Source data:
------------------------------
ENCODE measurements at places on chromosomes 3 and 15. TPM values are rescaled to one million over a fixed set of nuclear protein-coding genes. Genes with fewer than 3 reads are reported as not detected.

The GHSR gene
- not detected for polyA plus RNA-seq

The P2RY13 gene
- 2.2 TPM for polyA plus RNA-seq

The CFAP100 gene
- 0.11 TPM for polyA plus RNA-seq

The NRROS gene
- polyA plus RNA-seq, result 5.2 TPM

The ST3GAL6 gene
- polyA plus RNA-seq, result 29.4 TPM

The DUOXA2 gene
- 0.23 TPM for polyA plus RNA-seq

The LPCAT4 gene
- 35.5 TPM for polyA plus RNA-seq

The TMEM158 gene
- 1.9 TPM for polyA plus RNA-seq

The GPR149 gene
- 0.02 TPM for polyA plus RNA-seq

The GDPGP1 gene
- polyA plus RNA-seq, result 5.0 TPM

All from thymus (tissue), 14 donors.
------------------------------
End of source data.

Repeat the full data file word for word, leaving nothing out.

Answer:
ENCODE measurements at places on chromosomes 3 and 15. TPM values are rescaled to one million over a fixed set of nuclear protein-coding genes. Genes with fewer than 3 reads are reported as not detected.

The GHSR gene
- not detected for polyA plus RNA-seq

The P2RY13 gene
- 2.2 TPM for polyA plus RNA-seq

The CFAP100 gene
- 0.11 TPM for polyA plus RNA-seq

The NRROS gene
- polyA plus RNA-seq, result 5.2 TPM

The ST3GAL6 gene
- polyA plus RNA-seq, result 29.4 TPM

The DUOXA2 gene
- 0.23 TPM for polyA plus RNA-seq

The LPCAT4 gene
- 35.5 TPM for polyA plus RNA-seq

The TMEM158 gene
- 1.9 TPM for polyA plus RNA-seq

The GPR149 gene
- 0.02 TPM for polyA plus RNA-seq

The GDPGP1 gene
- polyA plus RNA-seq, result 5.0 TPM

All from thymus (tissue), 14 donors.